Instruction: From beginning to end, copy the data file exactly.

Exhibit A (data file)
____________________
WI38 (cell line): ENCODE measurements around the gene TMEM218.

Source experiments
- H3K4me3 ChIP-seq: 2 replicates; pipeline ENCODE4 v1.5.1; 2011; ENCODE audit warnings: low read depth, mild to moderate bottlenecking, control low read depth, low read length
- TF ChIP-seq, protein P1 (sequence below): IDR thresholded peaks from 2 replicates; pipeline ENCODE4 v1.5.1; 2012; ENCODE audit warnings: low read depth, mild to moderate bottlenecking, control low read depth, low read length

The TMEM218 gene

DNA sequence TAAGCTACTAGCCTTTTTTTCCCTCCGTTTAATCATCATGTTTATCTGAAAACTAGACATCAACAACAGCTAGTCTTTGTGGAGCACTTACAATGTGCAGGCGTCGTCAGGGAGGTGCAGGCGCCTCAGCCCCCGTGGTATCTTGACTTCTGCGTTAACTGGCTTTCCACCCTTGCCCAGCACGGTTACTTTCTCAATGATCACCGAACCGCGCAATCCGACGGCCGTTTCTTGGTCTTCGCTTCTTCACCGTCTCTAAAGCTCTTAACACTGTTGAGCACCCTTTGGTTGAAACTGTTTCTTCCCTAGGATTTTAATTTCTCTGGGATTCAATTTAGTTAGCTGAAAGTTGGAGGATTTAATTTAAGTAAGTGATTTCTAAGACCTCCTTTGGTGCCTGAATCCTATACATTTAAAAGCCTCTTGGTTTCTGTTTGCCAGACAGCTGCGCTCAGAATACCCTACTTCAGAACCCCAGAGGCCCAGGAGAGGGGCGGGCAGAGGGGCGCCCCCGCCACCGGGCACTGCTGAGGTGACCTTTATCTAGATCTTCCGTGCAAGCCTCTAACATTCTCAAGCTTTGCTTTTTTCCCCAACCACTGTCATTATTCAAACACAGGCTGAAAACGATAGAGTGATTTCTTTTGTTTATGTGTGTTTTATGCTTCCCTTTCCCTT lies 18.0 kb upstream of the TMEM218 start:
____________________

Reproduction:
WI38 (cell line): ENCODE measurements around the gene TMEM218.

Source experiments
- H3K4me3 ChIP-seq: 2 replicates; pipeline ENCODE4 v1.5.1; 2011; ENCODE audit warnings: low read depth, mild to moderate bottlenecking, control low read depth, low read length
- TF ChIP-seq, protein P1 (sequence below): IDR thresholded peaks from 2 replicates; pipeline ENCODE4 v1.5.1; 2012; ENCODE audit warnings: low read depth, mild to moderate bottlenecking, control low read depth, low read length

The TMEM218 gene

DNA sequence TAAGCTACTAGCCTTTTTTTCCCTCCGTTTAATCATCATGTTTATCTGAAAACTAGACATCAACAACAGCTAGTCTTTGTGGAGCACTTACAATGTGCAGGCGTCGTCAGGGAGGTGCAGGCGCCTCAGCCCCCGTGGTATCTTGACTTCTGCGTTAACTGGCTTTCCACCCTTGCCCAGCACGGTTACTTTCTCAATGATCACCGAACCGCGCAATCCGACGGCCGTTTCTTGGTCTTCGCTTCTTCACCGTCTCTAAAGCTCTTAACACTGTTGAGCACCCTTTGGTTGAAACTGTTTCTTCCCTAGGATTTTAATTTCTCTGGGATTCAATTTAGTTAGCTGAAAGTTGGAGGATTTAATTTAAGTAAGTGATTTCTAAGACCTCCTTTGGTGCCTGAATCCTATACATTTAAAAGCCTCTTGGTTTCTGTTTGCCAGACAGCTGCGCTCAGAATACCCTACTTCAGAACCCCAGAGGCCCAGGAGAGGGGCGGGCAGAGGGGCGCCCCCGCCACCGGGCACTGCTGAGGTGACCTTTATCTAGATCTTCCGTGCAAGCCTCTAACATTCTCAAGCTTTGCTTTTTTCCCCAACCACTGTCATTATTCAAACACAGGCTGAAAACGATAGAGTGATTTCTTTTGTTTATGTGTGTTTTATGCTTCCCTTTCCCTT lies 18.0 kb upstream of the TMEM218 start: